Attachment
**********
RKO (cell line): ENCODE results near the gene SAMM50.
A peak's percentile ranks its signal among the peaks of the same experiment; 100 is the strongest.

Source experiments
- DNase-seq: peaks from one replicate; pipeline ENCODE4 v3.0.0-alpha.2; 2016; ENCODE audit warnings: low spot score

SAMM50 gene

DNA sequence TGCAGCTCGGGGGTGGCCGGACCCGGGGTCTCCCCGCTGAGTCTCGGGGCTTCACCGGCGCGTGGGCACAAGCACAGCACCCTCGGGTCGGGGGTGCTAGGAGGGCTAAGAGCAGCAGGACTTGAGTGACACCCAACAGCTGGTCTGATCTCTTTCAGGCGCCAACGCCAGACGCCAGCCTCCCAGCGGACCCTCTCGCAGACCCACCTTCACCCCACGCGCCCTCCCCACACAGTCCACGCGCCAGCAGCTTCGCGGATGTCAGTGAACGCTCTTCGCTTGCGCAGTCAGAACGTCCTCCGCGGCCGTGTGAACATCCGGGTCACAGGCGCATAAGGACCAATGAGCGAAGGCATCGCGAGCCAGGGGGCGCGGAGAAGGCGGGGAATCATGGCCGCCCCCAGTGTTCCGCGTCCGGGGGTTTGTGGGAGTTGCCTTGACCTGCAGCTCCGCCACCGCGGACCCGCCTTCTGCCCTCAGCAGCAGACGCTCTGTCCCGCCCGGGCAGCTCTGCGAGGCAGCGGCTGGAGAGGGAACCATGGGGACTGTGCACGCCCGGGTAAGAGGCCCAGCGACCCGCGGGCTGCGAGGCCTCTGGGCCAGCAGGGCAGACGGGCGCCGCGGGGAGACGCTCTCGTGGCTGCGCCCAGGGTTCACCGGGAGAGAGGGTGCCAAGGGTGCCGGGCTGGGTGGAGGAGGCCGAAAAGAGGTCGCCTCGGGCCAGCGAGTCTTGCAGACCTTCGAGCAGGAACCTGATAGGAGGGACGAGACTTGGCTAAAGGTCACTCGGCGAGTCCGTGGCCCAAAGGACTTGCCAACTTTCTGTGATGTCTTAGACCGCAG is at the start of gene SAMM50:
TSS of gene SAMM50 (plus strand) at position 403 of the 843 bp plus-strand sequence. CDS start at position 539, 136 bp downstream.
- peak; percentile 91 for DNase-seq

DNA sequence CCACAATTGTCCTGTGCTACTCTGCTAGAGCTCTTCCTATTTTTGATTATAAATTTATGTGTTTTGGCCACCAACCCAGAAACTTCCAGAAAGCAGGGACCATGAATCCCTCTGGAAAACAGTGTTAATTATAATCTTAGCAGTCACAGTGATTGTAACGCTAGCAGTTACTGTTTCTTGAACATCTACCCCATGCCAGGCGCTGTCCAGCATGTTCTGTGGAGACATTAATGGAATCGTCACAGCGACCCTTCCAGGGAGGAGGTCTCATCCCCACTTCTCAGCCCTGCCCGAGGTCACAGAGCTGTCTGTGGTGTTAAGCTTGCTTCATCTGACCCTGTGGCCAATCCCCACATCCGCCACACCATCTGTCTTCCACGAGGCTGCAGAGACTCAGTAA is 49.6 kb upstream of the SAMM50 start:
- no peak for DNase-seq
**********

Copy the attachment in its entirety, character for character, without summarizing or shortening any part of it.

RKO (cell line): ENCODE results near the gene SAMM50.
A peak's percentile ranks its signal among the peaks of the same experiment; 100 is the strongest.

Source experiments
- DNase-seq: peaks from one replicate; pipeline ENCODE4 v3.0.0-alpha.2; 2016; ENCODE audit warnings: low spot score

SAMM50 gene

DNA sequence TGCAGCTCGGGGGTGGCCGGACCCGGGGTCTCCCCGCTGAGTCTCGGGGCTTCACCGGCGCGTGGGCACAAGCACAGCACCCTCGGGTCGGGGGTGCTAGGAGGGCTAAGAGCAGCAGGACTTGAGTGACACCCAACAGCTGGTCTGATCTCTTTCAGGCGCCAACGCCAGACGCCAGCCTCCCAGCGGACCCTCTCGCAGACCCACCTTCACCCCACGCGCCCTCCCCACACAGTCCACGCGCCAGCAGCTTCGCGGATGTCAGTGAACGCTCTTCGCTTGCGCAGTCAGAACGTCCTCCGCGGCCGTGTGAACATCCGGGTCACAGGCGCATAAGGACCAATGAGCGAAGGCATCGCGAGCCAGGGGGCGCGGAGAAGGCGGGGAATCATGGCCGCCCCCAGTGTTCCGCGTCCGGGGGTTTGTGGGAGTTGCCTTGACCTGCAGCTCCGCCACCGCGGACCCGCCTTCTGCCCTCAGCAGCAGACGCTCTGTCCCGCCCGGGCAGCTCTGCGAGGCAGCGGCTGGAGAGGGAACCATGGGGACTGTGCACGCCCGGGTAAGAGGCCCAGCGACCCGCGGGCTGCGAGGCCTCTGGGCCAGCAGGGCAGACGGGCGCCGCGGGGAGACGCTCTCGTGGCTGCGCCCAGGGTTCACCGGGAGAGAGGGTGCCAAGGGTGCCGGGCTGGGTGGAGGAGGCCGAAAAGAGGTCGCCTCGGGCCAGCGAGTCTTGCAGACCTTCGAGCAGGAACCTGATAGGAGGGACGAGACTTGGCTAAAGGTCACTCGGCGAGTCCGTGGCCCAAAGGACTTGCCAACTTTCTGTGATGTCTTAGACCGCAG is at the start of gene SAMM50:
TSS of gene SAMM50 (plus strand) at position 403 of the 843 bp plus-strand sequence. CDS start at position 539, 136 bp downstream.
- peak; percentile 91 for DNase-seq

DNA sequence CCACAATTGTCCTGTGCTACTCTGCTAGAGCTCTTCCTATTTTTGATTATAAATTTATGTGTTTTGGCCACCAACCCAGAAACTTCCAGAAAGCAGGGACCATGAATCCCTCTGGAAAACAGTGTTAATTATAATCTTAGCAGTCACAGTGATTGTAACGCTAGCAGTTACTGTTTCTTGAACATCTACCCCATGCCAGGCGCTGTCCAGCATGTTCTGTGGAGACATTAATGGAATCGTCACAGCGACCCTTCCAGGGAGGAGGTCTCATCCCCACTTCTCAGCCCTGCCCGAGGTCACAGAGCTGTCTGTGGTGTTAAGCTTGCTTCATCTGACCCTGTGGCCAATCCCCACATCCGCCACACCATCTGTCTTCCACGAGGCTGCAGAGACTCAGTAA is 49.6 kb upstream of the SAMM50 start:
- no peak for DNase-seq